Manual shift modes are now ubiquitous with the automatic transmissions found in most of today’s new vehicles. The last time I piloted my mom’s Jeep Patriot, the little CUV’s Autostick got a workout (boredom, you see). Chances are, the vehicle you’re driving now offers some form of manual shift mode, which leads to today’s question: do you ever use the feature?

Like, ever?

Does the feature birthed a quarter century ago in a pair of front-drive domestic sedans get put to use even on scarce occasions, or is it merely a bygone selling point that hold no value or utility for you, the driver?

[Image: Chrysler Corp.]

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41 Comments on “QOTD: Taking Matters Into Your Own Hands?...”

  • avatar

    It’s something you used once or twice, maybe on the test drive and to show friends and family, and then you just left it in drive and forgot about it. No involvement with a clutch, lazy shifts…just not the same as the real manual experience.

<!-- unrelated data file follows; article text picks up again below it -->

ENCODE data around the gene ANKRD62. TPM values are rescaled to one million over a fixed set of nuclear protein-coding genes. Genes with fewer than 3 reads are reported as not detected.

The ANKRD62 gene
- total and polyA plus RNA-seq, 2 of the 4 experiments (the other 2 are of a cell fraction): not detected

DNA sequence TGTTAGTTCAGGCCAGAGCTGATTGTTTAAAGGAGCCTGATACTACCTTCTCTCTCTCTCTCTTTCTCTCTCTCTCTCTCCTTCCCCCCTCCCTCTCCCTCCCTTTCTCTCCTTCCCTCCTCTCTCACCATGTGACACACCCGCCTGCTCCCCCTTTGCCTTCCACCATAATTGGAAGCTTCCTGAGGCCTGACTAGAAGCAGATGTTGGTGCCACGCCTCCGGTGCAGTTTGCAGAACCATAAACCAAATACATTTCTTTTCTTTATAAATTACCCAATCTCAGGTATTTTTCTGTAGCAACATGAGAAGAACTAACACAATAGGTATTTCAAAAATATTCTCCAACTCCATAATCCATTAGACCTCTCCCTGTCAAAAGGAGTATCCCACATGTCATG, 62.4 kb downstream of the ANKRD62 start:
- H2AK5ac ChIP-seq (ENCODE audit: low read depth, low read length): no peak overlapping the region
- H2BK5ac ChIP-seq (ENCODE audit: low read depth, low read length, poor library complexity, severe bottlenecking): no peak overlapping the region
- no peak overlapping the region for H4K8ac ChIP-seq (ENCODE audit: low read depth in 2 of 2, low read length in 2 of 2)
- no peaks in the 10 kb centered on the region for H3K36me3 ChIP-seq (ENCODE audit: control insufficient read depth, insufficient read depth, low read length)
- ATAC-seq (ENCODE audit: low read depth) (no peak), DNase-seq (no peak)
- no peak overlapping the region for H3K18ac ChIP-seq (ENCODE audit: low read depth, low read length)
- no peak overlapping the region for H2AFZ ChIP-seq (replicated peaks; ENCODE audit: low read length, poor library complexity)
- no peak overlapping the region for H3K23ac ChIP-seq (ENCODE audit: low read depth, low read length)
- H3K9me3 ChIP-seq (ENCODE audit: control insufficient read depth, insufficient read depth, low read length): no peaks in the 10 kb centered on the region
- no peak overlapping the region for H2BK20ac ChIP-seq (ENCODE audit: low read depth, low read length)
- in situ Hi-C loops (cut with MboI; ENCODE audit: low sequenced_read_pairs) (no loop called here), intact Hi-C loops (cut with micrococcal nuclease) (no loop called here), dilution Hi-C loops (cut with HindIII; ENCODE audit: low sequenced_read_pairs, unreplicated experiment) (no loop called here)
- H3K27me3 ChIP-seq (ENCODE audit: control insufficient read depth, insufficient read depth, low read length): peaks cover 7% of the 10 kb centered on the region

And I do wonder about the single percentage usage of the flappy paddles in a common crossover or a CVT equipped vehicle. It’s something that’s just there (and sometimes in the way), but I doubt really ever used.

    • 0 avatar

      Allow myself to introduce…… myself.

      I am a regular flappy paddle user in my CVT equipped Accord Sport. It’s pretty lame otherwise and I have some good backroads in my area.

  • avatar

    I had this option in the automatic of my Scion xB2 – and used it for wintry weather. Downshifting to slow, upshifting for better FWD traction. But for performance? Bah!

    My inherited Infiniti M35x also has an autostick. I mess around shifting around with it but, to be honest, the 5-speed can usually do it faster than I can. This automatic is actually one of the better ones I’ve driven, only rarely is it caught with its “pants down”; ie taking too long to downshift when you mash the gas.

    And as flyersfan mentioned, the cars I’ve driven with automatics actually seem to lag more between gears when manually shifted.

    • 0 avatar

      “the cars I’ve driven with automatics actually seem to lag more between gears when manually shifted”